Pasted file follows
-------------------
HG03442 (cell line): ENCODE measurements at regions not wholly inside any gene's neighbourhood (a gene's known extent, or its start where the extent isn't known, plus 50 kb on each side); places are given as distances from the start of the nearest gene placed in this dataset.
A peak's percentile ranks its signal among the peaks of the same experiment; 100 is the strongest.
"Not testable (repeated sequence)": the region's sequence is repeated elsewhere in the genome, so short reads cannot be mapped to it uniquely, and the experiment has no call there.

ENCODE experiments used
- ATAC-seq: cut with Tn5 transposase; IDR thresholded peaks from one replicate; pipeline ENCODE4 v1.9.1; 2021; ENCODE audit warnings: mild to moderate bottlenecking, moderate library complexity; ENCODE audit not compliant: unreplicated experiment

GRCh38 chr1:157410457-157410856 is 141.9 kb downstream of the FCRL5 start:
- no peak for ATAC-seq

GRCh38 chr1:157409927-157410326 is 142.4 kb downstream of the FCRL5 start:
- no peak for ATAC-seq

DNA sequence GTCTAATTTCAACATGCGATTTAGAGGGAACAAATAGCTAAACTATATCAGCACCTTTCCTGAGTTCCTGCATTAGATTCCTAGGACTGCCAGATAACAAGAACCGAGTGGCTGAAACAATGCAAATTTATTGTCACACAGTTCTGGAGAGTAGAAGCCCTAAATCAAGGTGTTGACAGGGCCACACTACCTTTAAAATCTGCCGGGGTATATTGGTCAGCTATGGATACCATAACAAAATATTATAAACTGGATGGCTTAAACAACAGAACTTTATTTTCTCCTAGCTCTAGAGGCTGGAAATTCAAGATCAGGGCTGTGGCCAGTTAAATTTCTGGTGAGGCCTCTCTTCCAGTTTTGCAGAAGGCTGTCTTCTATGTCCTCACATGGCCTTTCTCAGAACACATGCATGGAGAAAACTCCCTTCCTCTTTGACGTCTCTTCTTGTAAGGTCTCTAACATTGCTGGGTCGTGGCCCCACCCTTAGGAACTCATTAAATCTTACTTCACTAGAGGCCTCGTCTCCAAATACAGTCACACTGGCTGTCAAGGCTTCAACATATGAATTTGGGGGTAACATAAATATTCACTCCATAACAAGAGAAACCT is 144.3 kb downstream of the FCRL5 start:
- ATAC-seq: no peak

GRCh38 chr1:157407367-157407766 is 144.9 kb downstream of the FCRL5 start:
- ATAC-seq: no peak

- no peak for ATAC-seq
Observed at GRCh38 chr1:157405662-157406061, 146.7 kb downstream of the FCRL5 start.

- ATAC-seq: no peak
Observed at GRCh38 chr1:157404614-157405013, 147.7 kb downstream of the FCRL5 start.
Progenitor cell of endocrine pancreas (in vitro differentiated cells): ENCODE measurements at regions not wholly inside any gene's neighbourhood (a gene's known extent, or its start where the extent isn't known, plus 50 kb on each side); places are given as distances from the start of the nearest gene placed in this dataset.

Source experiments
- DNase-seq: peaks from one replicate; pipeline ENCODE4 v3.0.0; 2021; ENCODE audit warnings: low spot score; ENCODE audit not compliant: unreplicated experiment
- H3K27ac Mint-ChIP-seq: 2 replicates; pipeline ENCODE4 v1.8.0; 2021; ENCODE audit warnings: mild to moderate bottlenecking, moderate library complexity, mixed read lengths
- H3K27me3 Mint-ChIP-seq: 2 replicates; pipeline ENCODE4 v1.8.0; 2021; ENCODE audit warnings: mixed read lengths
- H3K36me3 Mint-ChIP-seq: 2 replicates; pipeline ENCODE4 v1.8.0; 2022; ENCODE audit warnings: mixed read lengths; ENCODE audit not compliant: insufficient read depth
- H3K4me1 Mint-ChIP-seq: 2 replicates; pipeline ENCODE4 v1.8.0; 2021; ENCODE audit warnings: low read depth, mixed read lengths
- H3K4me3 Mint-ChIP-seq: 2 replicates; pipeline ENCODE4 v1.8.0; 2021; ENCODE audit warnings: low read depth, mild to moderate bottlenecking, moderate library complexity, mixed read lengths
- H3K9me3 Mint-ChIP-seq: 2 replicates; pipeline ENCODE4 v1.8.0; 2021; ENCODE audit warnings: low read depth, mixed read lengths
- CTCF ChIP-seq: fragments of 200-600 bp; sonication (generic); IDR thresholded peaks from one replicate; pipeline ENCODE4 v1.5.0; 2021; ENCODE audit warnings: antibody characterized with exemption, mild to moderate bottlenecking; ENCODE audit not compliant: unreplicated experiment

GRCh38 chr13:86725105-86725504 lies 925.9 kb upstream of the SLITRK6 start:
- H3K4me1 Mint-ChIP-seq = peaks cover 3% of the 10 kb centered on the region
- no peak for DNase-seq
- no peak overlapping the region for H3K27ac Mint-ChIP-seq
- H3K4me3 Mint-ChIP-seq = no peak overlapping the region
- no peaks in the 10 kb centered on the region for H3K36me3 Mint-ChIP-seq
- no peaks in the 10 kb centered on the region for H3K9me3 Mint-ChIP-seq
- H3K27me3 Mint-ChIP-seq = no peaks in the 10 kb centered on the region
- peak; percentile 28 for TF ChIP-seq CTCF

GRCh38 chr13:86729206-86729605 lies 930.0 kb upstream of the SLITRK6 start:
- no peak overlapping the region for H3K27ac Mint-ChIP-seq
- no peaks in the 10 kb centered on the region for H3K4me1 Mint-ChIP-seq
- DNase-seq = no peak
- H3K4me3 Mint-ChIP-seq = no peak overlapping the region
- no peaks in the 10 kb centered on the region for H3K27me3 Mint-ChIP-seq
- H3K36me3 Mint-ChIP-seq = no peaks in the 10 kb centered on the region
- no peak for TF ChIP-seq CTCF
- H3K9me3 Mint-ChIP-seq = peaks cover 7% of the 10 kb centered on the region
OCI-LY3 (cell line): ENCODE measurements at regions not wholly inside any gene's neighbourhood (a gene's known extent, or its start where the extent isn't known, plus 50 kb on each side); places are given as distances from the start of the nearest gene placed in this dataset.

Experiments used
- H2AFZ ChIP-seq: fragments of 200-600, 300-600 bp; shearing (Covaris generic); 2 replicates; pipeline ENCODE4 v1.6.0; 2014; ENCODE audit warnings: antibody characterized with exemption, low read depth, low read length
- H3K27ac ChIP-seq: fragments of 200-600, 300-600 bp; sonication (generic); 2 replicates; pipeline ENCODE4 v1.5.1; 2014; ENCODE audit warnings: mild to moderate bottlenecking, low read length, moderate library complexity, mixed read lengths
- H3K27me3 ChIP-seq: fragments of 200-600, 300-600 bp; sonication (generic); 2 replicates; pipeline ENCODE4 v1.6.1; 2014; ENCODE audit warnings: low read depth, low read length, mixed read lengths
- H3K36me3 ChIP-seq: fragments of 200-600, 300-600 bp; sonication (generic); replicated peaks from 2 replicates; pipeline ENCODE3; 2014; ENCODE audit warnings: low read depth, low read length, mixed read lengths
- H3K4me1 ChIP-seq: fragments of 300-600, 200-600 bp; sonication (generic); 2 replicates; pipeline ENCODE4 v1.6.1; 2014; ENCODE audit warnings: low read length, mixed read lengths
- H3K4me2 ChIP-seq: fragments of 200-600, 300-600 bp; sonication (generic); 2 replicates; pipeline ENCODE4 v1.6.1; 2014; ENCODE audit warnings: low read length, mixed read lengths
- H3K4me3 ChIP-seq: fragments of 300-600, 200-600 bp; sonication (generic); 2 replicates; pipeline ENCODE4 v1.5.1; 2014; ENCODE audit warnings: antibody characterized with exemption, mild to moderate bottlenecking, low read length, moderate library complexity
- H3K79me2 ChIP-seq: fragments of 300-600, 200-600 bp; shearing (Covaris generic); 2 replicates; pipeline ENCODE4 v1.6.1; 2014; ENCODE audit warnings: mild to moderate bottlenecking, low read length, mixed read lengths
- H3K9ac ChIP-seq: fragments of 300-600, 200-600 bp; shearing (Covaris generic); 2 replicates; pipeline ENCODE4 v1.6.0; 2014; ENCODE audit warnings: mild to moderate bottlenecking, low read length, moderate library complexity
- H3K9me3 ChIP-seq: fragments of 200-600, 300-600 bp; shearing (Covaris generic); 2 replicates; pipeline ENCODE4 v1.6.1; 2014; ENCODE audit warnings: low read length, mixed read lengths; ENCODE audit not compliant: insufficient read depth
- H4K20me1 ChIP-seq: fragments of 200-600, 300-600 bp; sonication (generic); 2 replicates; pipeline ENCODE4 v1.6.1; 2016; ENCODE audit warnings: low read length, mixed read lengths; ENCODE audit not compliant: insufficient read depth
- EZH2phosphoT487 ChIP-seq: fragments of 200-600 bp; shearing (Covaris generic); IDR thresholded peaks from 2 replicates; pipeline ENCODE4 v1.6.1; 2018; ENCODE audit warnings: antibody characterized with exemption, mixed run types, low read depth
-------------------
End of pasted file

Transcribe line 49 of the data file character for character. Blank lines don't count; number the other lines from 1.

- H3K27ac ChIP-seq: fragments of 200-600, 300-600 bp; sonication (generic); 2 replicates; pipeline ENCODE4 v1.5.1; 2014; ENCODE audit warnings: mild to moderate bottlenecking, low read length, moderate library complexity, mixed read lengths